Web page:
I take this opportunity to answer the question asked by my colleague opposite a few moments ago. He said that the poverty rate has gone down in Colombia.

When signing such free trade agreements with other countries, we must first ensure that the economy of these other countries is similar to ours. That is hardly the case with Colombia. Human rights should therefore be much more important than the economy and investments between our two countries.

Topic:   Government Orders
Subtopic:   Canada-Colombia Free Trade Agreement Implementation Act
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BQ

Jean-Yves Roy

Bloc Québécois

Mr. Jean-Yves Roy (Haute-Gaspésie—La Mitis—Matane—Matapédia, BQ)

Mr. Speaker, I have a question on poverty for my colleague. I enjoyed her speech, but she did not really have enough time to speak to poverty or respond to the member opposite who spoke of reducing poverty in Colombia.

When we only meet with representatives of the Colombian government and those who can cook the books—it is as simple as that—can we truly talk about reducing poverty in Colombia? The United Nations High Commissioner for Human Rights has the real figures: 68% of the population in rural Colombia live below the poverty line. Of that number, at least 11% were poorer still and were even struggling to feed themselves.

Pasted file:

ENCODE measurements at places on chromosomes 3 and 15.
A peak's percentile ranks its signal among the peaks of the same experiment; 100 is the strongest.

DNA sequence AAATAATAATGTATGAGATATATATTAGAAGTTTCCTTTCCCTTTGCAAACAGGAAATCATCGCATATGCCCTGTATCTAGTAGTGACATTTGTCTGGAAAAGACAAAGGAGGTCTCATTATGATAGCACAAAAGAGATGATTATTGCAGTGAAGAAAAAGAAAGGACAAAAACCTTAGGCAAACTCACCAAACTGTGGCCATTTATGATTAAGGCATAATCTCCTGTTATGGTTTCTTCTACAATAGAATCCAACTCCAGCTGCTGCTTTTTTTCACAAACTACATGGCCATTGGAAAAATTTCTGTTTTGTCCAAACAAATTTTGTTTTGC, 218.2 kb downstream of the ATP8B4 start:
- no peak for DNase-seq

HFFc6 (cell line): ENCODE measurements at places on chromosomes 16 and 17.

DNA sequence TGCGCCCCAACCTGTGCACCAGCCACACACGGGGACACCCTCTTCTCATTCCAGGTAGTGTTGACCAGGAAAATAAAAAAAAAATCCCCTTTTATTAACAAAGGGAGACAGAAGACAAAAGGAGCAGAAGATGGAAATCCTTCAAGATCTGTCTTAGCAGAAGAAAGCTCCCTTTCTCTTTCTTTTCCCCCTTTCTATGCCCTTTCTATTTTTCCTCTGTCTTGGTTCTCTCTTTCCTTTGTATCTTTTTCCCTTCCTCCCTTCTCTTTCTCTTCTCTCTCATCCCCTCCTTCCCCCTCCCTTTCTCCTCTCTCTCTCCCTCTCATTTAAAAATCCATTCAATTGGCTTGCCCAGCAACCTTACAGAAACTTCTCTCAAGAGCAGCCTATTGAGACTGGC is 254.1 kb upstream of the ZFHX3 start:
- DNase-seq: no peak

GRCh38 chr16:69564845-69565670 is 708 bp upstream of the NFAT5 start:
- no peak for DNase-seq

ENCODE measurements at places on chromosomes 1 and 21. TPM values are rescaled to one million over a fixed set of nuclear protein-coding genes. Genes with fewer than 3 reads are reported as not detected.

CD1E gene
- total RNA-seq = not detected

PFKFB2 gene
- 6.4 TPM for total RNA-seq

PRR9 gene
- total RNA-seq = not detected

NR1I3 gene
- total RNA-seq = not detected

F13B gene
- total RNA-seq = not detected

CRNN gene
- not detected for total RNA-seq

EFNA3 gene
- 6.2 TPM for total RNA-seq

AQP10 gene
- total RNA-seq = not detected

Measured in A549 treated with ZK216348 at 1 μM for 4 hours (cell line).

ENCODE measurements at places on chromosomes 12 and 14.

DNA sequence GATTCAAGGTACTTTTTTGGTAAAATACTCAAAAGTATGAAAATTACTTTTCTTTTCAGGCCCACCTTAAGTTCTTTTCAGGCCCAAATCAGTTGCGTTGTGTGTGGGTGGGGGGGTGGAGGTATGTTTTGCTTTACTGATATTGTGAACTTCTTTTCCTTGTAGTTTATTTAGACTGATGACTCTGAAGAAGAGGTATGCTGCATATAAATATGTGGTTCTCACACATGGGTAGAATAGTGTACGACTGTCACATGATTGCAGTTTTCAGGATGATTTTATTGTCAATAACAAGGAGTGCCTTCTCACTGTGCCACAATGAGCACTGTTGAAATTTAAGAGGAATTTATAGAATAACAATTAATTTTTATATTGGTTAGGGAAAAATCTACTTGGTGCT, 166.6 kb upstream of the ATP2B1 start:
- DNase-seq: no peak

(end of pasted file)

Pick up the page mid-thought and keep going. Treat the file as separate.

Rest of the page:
Can we sign a free trade agreement with a country that has absolutely no respect for its population or its workers and certainly has no real concern for reducing poverty?

Topic:   Government Orders
Subtopic:   Canada-Colombia Free Trade Agreement Implementation Act
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BQ

Josée Beaudin

Bloc Québécois

Mrs. Josée Beaudin

Mr. Speaker, that is an excellent question. I want to thank my colleague.

Although the poverty rate in Colombia has gone down over the past few years, it is still one of the highest in Latin America. This is one of the poorest countries in Latin America. We cannot sign free trade agreements with this country to make life easier for investors. On the contrary, Canada has to retain its ability to exert pressure on this country to respect the human rights of its citizens.

I would like to draw a parallel with the child poverty situation in Canada, since I am a member of the committee that deals with that issue. In the past 10 years, we have not in any way achieved the goal that was set for reducing child poverty. Other goals will be set for 2020 or 2025. If Canada cannot manage to come up with the necessary measures to reduce child poverty here, then I imagine that poverty in other countries is way over its head.

Topic:   Government Orders
Subtopic:   Canada-Colombia Free Trade Agreement Implementation Act